On Tuesday, we wrote about Tanzania’s submission of a proposal to CITES to make changes to the classification of its elephant population, allowing for, among other things, a one-off sale of 101,005 kg of government-held ivory. According to an article in The Guardian this week, prominent conservation organizations have wasted no time in decrying that move as a ‘ludicrous’ idea, calling on CITES member countries to veto the proposal.
Mary Rice, Executive Director of the Environmental Investigation Agency, raised concerns cited by many conservationists that such sales have historically bolstered the illegal ivory market. She stated: “The very system CITES uses to permit so-called one-off auctions is profoundly flawed and, we believe, a major driver of poaching and the illegal international trade in ivory. It’s ludicrous for Tanzania to even consider applying for permission to cash in on its stockpile – dumping more than 100 tons of ivory onto the market will only serve to further confuse consumers as to the legal status of ivory, stimulating fresh demand, spurring the black market and leading to more poaching.”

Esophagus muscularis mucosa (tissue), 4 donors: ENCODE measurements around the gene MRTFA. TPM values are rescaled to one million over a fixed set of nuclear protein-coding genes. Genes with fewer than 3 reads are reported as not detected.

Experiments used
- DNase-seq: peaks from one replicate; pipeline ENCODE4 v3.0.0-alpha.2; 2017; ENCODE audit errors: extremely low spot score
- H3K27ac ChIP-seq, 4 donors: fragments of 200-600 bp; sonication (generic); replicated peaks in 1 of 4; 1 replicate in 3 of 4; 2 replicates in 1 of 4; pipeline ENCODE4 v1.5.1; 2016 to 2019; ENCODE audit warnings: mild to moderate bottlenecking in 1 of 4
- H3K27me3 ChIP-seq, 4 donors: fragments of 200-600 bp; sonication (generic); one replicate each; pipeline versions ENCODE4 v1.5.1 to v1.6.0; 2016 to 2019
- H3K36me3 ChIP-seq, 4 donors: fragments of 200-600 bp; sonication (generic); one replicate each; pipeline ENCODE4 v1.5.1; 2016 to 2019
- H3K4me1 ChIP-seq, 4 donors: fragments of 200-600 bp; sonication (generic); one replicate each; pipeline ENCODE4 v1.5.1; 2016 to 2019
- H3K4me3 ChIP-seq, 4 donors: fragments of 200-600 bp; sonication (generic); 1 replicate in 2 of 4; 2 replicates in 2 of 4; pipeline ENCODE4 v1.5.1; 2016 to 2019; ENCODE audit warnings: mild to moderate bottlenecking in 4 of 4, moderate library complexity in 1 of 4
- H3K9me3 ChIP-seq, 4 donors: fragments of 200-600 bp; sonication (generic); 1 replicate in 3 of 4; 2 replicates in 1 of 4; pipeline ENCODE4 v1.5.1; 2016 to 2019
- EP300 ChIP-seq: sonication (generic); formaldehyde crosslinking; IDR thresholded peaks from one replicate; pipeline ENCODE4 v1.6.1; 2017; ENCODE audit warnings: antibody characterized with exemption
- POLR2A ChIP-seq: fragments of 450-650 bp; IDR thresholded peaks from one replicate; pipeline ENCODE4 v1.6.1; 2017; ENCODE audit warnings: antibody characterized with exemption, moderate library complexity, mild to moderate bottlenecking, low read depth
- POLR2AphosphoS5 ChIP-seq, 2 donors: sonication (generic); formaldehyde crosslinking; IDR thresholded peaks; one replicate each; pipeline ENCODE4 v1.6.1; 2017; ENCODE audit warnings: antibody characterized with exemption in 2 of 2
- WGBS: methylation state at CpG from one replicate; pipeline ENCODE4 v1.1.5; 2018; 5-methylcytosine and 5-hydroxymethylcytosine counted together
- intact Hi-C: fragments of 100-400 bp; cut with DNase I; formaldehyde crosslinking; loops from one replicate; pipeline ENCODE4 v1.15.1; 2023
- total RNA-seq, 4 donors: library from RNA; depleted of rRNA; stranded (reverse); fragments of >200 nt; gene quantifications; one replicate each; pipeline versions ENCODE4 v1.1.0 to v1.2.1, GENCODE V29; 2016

Heather Sohl, Senior Species Policy Officer at WWF-UK summarized her organization’s stance on the issue by saying: “In principle, we are not in favor of any further international ivory trade unless and until the data make it clear beyond doubt that such trade will not encourage poaching.”
Destruction of such government-held stockpiles is seen as a better alternative, as it sends a strong signal that poaching will not be tolerated. Gabon received widespread praise when it burned 4,825 kg of ivory this summer.